From Our Readers
December 15, 2015 8:04 am

It all started at a party. We crossed paths and a stranger charmed me with the sparkle in his eyes and his carefree smile. He fit all of the things on my list of qualities that I would value in a partner. After a couple months of shy glances and awkward conversations, he asked me to be his girlfriend, and I thought everything was falling into place. I knew I had found “the one.” I felt more comfortable with him than I had with anyone else, and was confident that we were going to go the distance.

Until we didn’t. Our break up happened at the most inopportune time, and I spent the long taxi ride home (and quite frankly, the next few months) feeling devastated and wondering what went wrong. Was it something I had done? How could he, who was clearly the one for me, decide that he didn’t want me in his life? It’s been over a year, and I still couldn’t tell you exactly why. But in that time, I learned the following about the idea of “the one” in terms of approaching relationships.

Don’t let thinking someone is “the one” cloud your judgement

Or, in other words, what Maya Angelou said: “When someone shows you who they are, believe them the first time.”
This quote really resonates with me as I think about how seeing someone as “the one” can impact your judgement. We had started a serious dating relationship when we barely knew each other. I had an idea of who I wanted him to be, so I would dismiss things he said or did instead of recognizing them as indicators of real problems in our relationship. I was shocked by how he treated me at the end of our relationship, but with further reflection I saw ways that he had shown himself before and I just didn’t recognize it.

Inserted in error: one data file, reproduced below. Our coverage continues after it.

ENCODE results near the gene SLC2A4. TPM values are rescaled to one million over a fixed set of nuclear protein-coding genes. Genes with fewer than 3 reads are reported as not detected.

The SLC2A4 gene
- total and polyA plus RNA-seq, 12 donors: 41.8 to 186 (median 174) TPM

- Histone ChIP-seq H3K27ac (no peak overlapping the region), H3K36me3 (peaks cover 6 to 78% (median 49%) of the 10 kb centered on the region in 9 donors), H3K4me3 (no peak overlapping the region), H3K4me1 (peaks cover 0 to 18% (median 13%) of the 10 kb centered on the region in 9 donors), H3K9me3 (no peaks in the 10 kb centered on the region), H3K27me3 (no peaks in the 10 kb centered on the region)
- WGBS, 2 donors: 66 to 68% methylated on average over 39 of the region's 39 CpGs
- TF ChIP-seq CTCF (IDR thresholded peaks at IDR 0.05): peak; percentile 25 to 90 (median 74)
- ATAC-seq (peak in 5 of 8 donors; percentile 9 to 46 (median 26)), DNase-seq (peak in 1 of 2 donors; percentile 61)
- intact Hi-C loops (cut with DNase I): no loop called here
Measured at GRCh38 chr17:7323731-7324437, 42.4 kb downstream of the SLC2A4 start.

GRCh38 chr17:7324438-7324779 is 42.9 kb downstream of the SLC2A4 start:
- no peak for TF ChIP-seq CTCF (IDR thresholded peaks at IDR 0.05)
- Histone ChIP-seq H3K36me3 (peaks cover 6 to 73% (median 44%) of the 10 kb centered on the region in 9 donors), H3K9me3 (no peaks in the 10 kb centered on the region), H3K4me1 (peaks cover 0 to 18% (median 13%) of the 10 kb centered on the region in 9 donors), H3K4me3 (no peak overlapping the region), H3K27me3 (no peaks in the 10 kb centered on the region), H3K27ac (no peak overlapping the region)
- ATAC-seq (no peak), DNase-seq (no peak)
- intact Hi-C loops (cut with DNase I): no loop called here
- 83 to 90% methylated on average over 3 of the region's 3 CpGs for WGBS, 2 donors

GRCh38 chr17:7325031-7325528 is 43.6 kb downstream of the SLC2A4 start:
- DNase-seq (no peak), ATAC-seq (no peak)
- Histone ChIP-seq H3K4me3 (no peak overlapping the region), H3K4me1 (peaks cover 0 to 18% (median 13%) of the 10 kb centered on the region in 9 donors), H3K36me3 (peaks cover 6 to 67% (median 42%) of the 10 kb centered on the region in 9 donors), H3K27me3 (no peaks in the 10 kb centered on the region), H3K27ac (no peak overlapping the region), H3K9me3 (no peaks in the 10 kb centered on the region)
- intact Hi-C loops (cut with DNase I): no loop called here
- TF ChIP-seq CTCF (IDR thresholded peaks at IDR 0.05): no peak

There isn’t a “perfect” person

I know this may seem redundant or obvious, but it’s also something I needed to recognize in my thinking towards relationships. Part of waiting for “the one” is this idea that some guy or gal will come in one day and get rid of all the cobwebs and dreariness in your life. However, the reality is that in sharing your life with another person so closely, you’re opening yourself up to their problems and struggles, too. And in realizing that a relationship is between two imperfect people, there is also the real possibility that the end result of the relationship will not be perfect, either.

There are seasons that we all experience in life

At risk of ruining the title, I don’t know if I’ve completely gotten over this guy. I mean, I shared a really exciting, happy time in my life with him, and I do think of memories with him from time to time. But when this happens, I can choose to ruminate and feel betrayed by the guy I thought was “the one,” or I can recognize that it was just a season of life that we shared. When I look around at where I am now and all that has happened since he left my life, I am thankful and excited for what will come next. I try not idealize guys I meet anymore and even though I still have a lot to figure out in the relationship department, I know now that I’m doing great without “the one” I thought I couldn’t live without.

Madeleine Lee is a college student and hopes to use her education to help people in the US and abroad. She would describe herself as painfully shy and introverted, but she loves to learn about other cultures and dreams of traveling around the world. Madeleine loves baking, reading, and listening to music. 

[Image via Searchlight Pictures]

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